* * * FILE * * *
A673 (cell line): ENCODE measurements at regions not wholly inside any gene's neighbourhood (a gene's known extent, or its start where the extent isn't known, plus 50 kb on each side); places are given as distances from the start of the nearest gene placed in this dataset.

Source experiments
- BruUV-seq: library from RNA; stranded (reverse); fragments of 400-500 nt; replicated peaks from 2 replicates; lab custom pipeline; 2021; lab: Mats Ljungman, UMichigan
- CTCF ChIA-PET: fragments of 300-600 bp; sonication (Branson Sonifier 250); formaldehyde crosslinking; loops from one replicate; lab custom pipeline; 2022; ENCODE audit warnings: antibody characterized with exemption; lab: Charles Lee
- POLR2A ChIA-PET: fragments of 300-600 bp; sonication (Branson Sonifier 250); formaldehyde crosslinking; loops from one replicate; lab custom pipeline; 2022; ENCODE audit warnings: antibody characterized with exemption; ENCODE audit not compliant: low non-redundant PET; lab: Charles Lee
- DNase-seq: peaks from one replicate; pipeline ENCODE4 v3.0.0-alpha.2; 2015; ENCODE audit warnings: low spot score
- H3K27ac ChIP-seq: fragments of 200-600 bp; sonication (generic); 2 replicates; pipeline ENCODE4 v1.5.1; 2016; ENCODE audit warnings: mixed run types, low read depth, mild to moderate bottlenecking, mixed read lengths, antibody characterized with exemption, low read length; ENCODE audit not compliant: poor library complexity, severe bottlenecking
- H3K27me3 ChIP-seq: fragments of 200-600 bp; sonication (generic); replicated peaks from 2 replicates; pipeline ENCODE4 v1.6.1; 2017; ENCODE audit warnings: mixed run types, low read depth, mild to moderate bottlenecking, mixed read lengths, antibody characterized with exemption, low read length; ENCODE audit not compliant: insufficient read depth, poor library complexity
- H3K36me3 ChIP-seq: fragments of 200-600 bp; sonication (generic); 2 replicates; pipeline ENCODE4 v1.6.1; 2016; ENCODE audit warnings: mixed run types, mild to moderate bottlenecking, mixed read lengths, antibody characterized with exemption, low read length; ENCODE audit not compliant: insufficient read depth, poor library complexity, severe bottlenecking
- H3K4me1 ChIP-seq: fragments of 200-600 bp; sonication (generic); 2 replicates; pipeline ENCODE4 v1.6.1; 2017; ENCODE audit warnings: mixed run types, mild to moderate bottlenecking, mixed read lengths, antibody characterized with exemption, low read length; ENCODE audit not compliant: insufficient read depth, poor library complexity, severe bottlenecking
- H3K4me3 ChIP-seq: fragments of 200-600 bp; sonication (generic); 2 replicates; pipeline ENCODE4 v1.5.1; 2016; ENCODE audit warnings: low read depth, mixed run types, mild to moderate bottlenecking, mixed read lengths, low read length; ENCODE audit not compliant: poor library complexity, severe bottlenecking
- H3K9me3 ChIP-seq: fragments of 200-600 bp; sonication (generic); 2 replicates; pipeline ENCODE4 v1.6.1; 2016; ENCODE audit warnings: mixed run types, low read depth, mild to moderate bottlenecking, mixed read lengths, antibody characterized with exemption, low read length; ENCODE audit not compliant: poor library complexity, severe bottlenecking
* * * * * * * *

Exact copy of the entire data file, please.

A673 (cell line): ENCODE measurements at regions not wholly inside any gene's neighbourhood (a gene's known extent, or its start where the extent isn't known, plus 50 kb on each side); places are given as distances from the start of the nearest gene placed in this dataset.

Source experiments
- BruUV-seq: library from RNA; stranded (reverse); fragments of 400-500 nt; replicated peaks from 2 replicates; lab custom pipeline; 2021; lab: Mats Ljungman, UMichigan
- CTCF ChIA-PET: fragments of 300-600 bp; sonication (Branson Sonifier 250); formaldehyde crosslinking; loops from one replicate; lab custom pipeline; 2022; ENCODE audit warnings: antibody characterized with exemption; lab: Charles Lee
- POLR2A ChIA-PET: fragments of 300-600 bp; sonication (Branson Sonifier 250); formaldehyde crosslinking; loops from one replicate; lab custom pipeline; 2022; ENCODE audit warnings: antibody characterized with exemption; ENCODE audit not compliant: low non-redundant PET; lab: Charles Lee
- DNase-seq: peaks from one replicate; pipeline ENCODE4 v3.0.0-alpha.2; 2015; ENCODE audit warnings: low spot score
- H3K27ac ChIP-seq: fragments of 200-600 bp; sonication (generic); 2 replicates; pipeline ENCODE4 v1.5.1; 2016; ENCODE audit warnings: mixed run types, low read depth, mild to moderate bottlenecking, mixed read lengths, antibody characterized with exemption, low read length; ENCODE audit not compliant: poor library complexity, severe bottlenecking
- H3K27me3 ChIP-seq: fragments of 200-600 bp; sonication (generic); replicated peaks from 2 replicates; pipeline ENCODE4 v1.6.1; 2017; ENCODE audit warnings: mixed run types, low read depth, mild to moderate bottlenecking, mixed read lengths, antibody characterized with exemption, low read length; ENCODE audit not compliant: insufficient read depth, poor library complexity
- H3K36me3 ChIP-seq: fragments of 200-600 bp; sonication (generic); 2 replicates; pipeline ENCODE4 v1.6.1; 2016; ENCODE audit warnings: mixed run types, mild to moderate bottlenecking, mixed read lengths, antibody characterized with exemption, low read length; ENCODE audit not compliant: insufficient read depth, poor library complexity, severe bottlenecking
- H3K4me1 ChIP-seq: fragments of 200-600 bp; sonication (generic); 2 replicates; pipeline ENCODE4 v1.6.1; 2017; ENCODE audit warnings: mixed run types, mild to moderate bottlenecking, mixed read lengths, antibody characterized with exemption, low read length; ENCODE audit not compliant: insufficient read depth, poor library complexity, severe bottlenecking
- H3K4me3 ChIP-seq: fragments of 200-600 bp; sonication (generic); 2 replicates; pipeline ENCODE4 v1.5.1; 2016; ENCODE audit warnings: low read depth, mixed run types, mild to moderate bottlenecking, mixed read lengths, low read length; ENCODE audit not compliant: poor library complexity, severe bottlenecking
- H3K9me3 ChIP-seq: fragments of 200-600 bp; sonication (generic); 2 replicates; pipeline ENCODE4 v1.6.1; 2016; ENCODE audit warnings: mixed run types, low read depth, mild to moderate bottlenecking, mixed read lengths, antibody characterized with exemption, low read length; ENCODE audit not compliant: poor library complexity, severe bottlenecking